The $1.66 trillion Consolidated Appropriations Act, 2023, was signed into law on December 29, 2022, by President Biden. Included in the 4,155-page bill is the SECURE Act 2.0 of 2022, which contains a number of tax provisions relating to retirement.
Let’s take a look at the highlights:
Automatic Enrollment in Retirement Plans
Employers starting new retirement plans in tax year 2025 or later would be required to automatically enroll their employees in 401(k) and 403(b) plans. Employees would set aside not less than 3 percent but not more than 10 percent of their paycheck. There would be an automatic one percent increase yearly until the employee participant reaches 10 percent. Employees can set aside as much as 15 percent. The new tax provision doesn’t apply to businesses in existence for less than three years. Furthermore, existing businesses with retirement plans already in place, employers with fewer than ten employees, and church and government plans are exempt from the new law.
Starter 401k Plans. For tax years after December 31, 2023, the new law allows employers with no retirement plans to establish starter 401k plans. Workers would be enrolled automatically, contributing at least 3 percent. Catch-up contributions are allowed for workers aged 50 and up.
Federal Match for Saver’s Credit
Starting in 2027, lower to middle-income taxpayers contributing to a traditional IRA or a 401(k) at their workplace would be eligible for a 50 percent matching contribution of up to $2,000 from the federal government. The federal matching contribution will be directly deposited into their IRS or 401(k) account. Savers must be 18 or older and contribute more than $100 to receive the match. Dependents, full-time students, and nonresident aliens (unless treated taxable as a resident) are not eligible. The match phases out between $41,000 and $71,000 for joint filers, $20,500 to $35,500 for single filers, and $30,750 to $53,250 for heads of households.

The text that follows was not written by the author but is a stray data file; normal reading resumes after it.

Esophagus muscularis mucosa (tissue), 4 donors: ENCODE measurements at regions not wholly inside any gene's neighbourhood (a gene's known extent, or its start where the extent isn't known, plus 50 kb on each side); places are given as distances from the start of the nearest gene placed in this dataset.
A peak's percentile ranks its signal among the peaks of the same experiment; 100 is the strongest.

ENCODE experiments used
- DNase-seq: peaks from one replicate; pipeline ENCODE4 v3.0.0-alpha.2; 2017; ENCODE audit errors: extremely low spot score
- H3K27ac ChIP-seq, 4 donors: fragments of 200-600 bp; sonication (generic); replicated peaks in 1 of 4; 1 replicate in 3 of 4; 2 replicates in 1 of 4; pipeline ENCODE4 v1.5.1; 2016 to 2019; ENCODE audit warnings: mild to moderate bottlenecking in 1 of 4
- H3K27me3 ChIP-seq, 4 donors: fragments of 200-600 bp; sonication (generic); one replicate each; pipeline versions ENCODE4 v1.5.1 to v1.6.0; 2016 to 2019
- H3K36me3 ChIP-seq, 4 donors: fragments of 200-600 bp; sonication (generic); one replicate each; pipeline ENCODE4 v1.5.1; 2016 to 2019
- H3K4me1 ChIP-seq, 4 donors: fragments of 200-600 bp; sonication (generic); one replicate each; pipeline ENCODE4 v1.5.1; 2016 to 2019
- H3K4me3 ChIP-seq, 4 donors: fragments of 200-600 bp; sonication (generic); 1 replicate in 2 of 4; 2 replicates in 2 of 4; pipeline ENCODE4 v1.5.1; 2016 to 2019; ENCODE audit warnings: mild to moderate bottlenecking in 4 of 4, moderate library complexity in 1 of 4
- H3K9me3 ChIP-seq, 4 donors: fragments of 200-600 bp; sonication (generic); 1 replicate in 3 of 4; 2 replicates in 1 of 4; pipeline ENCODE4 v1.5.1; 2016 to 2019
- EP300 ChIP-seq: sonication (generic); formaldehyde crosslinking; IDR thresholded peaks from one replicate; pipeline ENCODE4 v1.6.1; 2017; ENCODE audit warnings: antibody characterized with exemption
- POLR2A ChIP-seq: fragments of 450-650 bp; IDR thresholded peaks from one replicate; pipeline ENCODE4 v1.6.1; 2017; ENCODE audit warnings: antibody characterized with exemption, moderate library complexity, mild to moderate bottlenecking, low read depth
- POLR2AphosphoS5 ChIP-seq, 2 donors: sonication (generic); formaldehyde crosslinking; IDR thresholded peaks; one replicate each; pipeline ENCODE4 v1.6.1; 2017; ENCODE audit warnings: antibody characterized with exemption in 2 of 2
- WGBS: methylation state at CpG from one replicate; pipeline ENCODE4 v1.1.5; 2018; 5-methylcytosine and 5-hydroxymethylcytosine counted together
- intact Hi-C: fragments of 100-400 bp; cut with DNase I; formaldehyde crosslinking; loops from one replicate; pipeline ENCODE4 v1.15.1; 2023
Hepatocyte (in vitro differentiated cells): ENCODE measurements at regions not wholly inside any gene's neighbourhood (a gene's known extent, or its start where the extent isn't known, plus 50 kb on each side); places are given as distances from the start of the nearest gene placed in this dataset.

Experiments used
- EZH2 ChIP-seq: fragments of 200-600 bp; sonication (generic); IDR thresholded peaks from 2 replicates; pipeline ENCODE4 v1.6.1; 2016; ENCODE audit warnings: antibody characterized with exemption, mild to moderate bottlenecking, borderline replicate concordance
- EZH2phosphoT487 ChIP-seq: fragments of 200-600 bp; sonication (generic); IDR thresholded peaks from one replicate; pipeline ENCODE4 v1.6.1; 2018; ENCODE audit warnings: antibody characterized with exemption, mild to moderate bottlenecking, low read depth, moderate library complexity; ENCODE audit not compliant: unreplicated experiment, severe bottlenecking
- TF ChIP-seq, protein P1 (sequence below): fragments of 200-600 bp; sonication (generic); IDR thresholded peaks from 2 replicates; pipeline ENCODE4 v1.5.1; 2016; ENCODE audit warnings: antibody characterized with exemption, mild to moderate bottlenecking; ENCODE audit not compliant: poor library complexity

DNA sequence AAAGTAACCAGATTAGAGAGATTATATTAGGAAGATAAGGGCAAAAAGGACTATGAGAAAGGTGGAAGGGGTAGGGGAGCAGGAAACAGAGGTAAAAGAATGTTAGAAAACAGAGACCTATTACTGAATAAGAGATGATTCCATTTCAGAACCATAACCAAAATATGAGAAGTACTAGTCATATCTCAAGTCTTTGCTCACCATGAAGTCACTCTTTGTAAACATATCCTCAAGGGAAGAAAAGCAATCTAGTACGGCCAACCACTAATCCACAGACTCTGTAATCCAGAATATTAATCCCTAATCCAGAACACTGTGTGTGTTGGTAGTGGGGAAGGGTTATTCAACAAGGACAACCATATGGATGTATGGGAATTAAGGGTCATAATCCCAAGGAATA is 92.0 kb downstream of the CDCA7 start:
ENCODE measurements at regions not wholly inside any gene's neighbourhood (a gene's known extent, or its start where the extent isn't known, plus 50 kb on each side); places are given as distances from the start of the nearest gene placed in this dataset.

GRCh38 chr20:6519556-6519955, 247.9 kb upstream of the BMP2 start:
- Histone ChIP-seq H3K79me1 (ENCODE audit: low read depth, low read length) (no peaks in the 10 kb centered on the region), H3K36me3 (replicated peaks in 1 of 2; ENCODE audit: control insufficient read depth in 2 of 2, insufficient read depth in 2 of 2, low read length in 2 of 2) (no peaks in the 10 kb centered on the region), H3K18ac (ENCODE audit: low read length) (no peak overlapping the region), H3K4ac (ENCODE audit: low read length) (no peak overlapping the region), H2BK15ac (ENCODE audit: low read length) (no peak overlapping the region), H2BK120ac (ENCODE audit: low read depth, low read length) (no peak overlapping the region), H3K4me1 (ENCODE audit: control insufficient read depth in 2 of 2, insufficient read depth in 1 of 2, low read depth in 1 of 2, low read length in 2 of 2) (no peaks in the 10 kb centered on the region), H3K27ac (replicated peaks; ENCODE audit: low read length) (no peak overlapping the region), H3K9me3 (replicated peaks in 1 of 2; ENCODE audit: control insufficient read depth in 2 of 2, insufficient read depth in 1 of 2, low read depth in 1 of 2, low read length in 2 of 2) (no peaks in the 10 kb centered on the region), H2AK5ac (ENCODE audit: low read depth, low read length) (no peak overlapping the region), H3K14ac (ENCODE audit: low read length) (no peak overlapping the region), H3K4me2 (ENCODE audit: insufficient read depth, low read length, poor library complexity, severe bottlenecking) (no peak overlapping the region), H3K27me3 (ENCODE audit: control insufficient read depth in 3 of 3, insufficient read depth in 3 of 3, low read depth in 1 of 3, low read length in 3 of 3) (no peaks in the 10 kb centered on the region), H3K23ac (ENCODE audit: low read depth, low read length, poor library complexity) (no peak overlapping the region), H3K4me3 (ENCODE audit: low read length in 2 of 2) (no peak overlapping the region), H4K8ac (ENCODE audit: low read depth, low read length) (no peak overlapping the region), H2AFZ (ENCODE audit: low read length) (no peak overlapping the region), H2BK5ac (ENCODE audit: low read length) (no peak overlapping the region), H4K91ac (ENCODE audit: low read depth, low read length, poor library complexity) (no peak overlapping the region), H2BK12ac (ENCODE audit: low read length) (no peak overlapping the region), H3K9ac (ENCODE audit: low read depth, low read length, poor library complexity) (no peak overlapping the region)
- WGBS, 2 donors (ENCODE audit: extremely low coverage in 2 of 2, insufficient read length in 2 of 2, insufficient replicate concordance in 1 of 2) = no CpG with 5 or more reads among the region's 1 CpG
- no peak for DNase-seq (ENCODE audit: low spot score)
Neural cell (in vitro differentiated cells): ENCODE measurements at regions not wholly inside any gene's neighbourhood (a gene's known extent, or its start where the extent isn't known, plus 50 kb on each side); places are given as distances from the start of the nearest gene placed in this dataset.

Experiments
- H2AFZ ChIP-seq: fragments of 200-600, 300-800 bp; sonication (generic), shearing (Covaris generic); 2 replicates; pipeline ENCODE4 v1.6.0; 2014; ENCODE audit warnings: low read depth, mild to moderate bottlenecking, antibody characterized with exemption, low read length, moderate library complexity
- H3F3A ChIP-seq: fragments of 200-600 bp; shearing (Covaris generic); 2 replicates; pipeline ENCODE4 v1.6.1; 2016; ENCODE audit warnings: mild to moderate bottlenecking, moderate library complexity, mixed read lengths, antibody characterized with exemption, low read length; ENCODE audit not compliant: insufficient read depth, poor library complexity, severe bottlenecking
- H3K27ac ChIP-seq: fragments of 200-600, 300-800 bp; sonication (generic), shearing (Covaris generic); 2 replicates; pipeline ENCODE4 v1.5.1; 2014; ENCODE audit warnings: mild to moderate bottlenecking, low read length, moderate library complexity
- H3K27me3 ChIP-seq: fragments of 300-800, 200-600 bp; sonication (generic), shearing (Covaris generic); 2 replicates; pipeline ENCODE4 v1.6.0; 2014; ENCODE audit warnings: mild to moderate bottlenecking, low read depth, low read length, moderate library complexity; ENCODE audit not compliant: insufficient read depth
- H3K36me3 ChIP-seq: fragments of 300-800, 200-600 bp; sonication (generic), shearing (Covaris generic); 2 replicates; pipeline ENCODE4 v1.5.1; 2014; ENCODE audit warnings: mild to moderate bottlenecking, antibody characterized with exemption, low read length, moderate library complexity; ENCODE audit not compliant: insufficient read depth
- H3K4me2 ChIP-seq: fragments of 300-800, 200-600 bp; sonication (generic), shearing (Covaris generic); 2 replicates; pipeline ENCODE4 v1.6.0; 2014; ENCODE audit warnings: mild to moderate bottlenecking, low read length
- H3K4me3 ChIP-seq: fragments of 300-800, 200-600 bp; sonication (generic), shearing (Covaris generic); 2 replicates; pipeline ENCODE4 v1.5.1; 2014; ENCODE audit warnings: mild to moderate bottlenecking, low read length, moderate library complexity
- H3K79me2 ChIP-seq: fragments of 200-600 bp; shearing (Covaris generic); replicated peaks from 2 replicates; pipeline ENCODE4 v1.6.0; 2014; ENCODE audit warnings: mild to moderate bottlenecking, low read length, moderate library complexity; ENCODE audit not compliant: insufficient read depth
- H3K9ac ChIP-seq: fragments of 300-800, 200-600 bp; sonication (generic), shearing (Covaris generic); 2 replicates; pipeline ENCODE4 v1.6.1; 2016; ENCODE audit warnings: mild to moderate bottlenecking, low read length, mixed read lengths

Emergency Savings Funds and 401k Withdrawals
Emergency Savings Plans. Employers can now set up emergency savings plans for employees linked to their retirement accounts. Employees would be allowed to contribute 3 percent of their salary or a maximum of $2,500 to the emergency account.
401k Withdrawals for Emergency Personal Expenses. Another option employers can offer is a one-time withdrawal from their employees’ 401k plans. Employees would be permitted one (1) distribution per calendar year for a maximum amount of $1,000. This tax provision will go into effect in 2024.
Student Loan Payments Count as Retirement Contributions
Starting in 2024, employees that make student loan payments to loan servicers qualify for matching contributions from their employer to a retirement plan – even if the employees do not make contributions of their own.
Starting in 2025, part-time workers are eligible to participate in their employer’s 401(k) retirement plans after two years instead of three (SECURE Act 2.0, 2019). Each 12-month period for which the employee has more than 500 hours of service shall be treated as a year of service.